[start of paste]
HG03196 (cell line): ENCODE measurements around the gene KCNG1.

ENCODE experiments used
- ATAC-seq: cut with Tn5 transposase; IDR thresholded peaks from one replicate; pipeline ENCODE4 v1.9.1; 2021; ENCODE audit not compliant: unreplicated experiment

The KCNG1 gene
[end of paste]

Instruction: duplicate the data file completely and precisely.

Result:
HG03196 (cell line): ENCODE measurements around the gene KCNG1.

ENCODE experiments used
- ATAC-seq: cut with Tn5 transposase; IDR thresholded peaks from one replicate; pipeline ENCODE4 v1.9.1; 2021; ENCODE audit not compliant: unreplicated experiment

The KCNG1 gene